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Richmond Park News: 27 May 2022

On Wednesday, the long-awaited Sue Gray report into parties in Downing Street during lockdown was released. The report confirmed that the Prime Minister broke the law by attending illegal gatherings while millions of other Britons made sacrifices to follow the rules he laid down. I was particularly appalled to read that several of the gatherings in Downing Street involved fighting and disrespect shown to security and cleaning staff. Clearly the culture of personal and social responsibility that existed in communities like Richmond Park throughout the pandemic did not exist in Downing Street. There is only one person who can reasonably be held responsible for that.

I firmly believe that the Prime Minister’s arrogance, dishonesty and poor judgment make him unfit to be our leader, especially at a time of economic crisis. It is for this reason that I remain clear in my position that the Prime Minister should resign. You can hear me discussing the report on BBC Radio London here.


Yesterday, the Chancellor announced the further measures he would be taking to combat the cost-of-living crisis. This announcement came after it was revealed on Wednesday that household energy bills would increase by a further £800 in October. I welcome this support for families, which includes:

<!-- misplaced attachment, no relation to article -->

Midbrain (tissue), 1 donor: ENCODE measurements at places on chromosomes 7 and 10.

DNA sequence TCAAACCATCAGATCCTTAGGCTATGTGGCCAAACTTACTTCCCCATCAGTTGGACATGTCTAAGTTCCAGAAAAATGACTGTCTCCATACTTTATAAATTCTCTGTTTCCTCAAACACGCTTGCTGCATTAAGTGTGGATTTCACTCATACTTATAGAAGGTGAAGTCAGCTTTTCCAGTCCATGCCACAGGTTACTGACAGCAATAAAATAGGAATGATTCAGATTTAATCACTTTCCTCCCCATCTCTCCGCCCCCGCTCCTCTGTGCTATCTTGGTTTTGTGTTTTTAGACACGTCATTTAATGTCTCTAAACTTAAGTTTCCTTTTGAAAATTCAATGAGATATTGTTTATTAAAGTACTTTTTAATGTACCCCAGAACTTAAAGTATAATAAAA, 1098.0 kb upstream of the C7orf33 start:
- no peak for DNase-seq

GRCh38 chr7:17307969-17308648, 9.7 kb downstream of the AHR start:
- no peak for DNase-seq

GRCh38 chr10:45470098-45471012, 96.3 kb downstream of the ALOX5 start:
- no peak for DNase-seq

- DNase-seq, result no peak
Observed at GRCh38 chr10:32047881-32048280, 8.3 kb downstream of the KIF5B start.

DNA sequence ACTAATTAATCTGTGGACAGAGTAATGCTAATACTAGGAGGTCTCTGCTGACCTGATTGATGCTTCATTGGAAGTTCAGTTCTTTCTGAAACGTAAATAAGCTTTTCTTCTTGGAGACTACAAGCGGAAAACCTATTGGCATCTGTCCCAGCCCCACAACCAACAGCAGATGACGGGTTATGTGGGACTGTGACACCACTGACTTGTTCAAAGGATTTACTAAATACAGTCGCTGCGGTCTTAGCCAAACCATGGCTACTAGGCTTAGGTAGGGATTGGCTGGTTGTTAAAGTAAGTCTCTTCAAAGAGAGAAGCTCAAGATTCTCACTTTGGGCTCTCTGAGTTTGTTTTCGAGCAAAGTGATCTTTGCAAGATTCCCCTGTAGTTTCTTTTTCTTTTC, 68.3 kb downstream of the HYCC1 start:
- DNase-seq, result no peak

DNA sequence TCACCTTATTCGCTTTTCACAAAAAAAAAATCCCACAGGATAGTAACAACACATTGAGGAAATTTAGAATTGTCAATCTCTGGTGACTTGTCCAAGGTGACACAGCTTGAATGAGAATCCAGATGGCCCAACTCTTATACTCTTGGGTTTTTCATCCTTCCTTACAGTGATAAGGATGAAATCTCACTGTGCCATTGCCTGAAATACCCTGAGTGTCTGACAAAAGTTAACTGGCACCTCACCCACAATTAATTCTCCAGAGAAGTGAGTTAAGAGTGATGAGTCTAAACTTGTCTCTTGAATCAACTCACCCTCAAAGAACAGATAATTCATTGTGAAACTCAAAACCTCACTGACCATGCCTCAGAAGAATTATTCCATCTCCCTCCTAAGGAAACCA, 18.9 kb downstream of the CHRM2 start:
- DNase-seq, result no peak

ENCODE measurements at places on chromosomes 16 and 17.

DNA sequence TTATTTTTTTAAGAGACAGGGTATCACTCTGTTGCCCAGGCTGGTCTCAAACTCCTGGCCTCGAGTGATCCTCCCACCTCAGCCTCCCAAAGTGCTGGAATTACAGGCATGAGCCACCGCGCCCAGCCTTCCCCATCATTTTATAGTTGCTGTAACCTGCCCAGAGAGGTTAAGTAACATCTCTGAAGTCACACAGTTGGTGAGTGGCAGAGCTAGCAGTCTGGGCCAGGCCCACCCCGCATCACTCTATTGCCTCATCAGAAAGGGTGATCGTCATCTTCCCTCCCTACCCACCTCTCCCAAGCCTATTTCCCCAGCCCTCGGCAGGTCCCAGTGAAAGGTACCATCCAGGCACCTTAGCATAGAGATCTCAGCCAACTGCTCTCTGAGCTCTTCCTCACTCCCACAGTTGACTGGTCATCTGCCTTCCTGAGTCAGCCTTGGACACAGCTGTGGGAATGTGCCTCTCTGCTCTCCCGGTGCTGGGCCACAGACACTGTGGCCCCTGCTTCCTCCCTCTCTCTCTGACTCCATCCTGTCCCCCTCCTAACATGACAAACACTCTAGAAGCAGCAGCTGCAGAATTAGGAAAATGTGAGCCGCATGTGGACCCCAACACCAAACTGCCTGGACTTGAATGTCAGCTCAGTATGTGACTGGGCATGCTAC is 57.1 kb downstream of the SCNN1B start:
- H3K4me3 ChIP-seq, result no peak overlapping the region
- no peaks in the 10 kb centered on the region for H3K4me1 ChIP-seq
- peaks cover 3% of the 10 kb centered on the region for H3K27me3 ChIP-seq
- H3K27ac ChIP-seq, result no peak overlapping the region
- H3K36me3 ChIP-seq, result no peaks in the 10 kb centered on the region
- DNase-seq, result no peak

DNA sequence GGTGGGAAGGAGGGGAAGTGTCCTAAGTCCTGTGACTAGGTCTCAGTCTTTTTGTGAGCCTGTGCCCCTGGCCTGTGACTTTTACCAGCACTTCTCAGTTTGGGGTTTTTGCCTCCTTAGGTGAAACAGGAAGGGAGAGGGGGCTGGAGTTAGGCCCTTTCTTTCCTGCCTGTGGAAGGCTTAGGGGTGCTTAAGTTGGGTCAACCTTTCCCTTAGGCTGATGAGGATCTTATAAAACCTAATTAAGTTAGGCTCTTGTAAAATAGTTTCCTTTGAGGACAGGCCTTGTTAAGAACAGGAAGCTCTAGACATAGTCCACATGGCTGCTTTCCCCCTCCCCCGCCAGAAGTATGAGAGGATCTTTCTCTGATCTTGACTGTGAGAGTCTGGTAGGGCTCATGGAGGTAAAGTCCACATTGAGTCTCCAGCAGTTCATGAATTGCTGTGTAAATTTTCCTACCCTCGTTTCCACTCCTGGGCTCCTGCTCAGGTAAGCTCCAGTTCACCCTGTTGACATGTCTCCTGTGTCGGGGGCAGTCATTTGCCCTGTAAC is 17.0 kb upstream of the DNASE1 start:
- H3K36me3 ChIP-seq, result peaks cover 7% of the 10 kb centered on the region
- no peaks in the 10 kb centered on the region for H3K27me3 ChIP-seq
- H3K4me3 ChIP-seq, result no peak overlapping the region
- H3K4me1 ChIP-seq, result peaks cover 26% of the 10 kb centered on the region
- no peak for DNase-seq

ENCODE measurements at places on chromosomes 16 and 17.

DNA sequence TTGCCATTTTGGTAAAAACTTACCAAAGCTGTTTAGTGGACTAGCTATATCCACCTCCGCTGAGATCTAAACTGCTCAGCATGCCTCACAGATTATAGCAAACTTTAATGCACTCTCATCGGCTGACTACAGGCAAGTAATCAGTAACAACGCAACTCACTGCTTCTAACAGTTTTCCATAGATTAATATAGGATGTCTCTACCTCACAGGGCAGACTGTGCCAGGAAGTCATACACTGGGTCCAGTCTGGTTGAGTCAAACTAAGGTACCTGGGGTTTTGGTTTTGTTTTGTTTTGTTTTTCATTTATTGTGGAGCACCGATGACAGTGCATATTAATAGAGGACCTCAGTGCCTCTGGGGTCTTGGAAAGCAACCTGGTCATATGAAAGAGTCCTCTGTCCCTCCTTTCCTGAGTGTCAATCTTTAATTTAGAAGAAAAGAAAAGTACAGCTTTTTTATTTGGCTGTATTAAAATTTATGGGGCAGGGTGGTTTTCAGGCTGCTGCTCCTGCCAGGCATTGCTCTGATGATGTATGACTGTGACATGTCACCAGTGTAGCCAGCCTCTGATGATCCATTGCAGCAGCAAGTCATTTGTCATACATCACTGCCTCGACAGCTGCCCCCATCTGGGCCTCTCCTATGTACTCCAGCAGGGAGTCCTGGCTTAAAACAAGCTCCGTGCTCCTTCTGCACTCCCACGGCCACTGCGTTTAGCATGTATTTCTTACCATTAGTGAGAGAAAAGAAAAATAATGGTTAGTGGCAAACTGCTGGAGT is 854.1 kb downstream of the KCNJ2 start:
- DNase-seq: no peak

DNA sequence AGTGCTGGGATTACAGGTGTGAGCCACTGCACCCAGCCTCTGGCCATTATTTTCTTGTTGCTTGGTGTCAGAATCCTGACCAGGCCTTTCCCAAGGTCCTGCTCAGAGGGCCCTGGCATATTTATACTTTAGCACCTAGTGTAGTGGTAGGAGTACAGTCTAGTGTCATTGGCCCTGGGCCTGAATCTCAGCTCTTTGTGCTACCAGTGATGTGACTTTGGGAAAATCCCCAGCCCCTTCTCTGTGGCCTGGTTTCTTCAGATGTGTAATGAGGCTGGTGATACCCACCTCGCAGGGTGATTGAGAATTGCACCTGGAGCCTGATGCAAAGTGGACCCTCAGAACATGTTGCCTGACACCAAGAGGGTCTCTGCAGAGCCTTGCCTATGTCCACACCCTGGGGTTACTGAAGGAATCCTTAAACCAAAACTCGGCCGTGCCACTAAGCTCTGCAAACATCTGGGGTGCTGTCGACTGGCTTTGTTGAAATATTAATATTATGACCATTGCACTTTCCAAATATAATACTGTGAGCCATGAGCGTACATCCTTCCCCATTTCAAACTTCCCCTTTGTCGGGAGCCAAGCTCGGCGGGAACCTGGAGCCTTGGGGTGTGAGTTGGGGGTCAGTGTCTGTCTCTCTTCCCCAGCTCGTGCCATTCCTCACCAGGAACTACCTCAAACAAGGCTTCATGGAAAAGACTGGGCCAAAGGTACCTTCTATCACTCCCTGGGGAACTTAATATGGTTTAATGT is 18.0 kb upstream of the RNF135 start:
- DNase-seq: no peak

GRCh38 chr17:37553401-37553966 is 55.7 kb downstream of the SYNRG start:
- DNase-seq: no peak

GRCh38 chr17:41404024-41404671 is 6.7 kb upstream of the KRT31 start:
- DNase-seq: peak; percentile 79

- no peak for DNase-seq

• A £400 energy rebate for every UK household in October.

  • £650 of direct payments for every household on means-tested benefits, which includes up to 8 million people.

  • An extra £300 for every pensioner receiving the winter fuel payment

  • A further £150 for those receiving disability benefits.

This will be partly funded by the introduction of a new 25% ‘windfall tax’ on energy companies. The Liberal Democrats first proposed a windfall tax back in October 2021. If our proposal had been introduced then we could have seen nearly £11billion raised, rather than the £5billion raised by the Government plan. Nevertheless, I am pleased to see the Government has finally listened to us.

I would also liked to have seen an emergency cut to the top rate of VAT from 20% to 17.5%, which would have saved the average UK household around £600 per year. I welcome the introduction of these measures, but believe more can still be done to help address the cost-of-living crisis. You can see me discussing how the crisis is affecting Richmond Park on BBC London here.


On Wednesday, the London Borough of Hammersmith and Fulham (LBHF) issued a prior information notice (PIN) to ‘invite expressions of interest to participate in a short market consultation exercise’ from potential contractors, equity investors and debt providers with construction experience, regarding the pending strengthening works on Hammersmith Bridge.

This information marks a clear indication from LBHF that they are looking for external funding solutions to resolve the dispute over the funding for the strengthening works. This is a welcome step, and shows a strong willingness to make progress in moving towards a full re-opening of the bridge.

However, neither myself, nor the Hammersmith Bridge Task Force were made aware of this proposal prior to publication, and I have therefore urged the group to meet so I can provide residents with full transparency as to what this development entails in its entirety.

If you would like to read the PIN, you can do so here</